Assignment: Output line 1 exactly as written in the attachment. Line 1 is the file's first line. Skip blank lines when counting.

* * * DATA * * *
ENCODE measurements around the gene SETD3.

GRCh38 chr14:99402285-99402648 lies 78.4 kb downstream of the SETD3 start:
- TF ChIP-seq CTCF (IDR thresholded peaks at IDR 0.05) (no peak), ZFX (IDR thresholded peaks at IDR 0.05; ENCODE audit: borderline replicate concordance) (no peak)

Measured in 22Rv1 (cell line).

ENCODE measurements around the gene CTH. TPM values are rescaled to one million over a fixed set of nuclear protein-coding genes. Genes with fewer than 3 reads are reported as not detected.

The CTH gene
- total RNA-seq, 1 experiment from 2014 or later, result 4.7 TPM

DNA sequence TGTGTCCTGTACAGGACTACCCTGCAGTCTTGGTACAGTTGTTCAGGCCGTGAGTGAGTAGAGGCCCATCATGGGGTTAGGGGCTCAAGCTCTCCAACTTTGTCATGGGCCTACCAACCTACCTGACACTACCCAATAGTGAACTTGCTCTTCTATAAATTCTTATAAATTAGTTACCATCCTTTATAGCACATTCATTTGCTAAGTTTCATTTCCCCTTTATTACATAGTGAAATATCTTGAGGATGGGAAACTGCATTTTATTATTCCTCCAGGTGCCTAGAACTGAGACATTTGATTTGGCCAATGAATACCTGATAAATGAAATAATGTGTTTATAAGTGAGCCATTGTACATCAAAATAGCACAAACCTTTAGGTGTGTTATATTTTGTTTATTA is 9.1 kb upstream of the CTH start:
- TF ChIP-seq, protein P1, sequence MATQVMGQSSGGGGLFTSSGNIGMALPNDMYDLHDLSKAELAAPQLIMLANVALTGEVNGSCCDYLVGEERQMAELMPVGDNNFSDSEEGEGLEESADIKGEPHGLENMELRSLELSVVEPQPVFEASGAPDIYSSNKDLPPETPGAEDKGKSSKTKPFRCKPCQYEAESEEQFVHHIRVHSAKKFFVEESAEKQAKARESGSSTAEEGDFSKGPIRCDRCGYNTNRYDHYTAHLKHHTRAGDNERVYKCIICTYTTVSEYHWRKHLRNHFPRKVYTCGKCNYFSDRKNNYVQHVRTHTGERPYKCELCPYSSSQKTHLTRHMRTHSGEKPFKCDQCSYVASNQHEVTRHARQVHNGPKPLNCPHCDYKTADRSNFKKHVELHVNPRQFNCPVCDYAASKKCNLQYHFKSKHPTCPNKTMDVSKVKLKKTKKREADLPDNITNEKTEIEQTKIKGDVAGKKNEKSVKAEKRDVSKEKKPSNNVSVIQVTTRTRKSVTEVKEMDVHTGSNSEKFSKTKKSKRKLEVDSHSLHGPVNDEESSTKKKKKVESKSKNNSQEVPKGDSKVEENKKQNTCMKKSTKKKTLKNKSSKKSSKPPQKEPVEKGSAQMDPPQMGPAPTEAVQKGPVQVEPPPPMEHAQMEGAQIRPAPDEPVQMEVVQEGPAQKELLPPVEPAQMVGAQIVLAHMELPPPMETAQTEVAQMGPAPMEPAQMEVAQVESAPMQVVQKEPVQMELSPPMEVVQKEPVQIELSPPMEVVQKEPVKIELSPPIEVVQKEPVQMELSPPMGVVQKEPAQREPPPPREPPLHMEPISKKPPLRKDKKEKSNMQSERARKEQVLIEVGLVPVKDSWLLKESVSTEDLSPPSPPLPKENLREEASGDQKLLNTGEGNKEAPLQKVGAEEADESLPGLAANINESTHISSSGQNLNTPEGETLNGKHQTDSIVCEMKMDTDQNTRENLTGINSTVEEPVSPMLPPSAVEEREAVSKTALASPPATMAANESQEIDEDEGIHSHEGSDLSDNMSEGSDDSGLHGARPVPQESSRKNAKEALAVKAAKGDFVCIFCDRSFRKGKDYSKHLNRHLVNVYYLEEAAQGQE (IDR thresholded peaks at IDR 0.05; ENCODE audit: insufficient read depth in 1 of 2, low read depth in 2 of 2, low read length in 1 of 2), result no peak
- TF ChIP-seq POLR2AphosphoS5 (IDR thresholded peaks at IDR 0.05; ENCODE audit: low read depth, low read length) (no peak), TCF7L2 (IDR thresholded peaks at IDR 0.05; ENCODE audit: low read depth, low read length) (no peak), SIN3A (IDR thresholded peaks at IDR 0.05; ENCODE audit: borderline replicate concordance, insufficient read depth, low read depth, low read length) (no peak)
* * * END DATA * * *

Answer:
ENCODE measurements around the gene SETD3.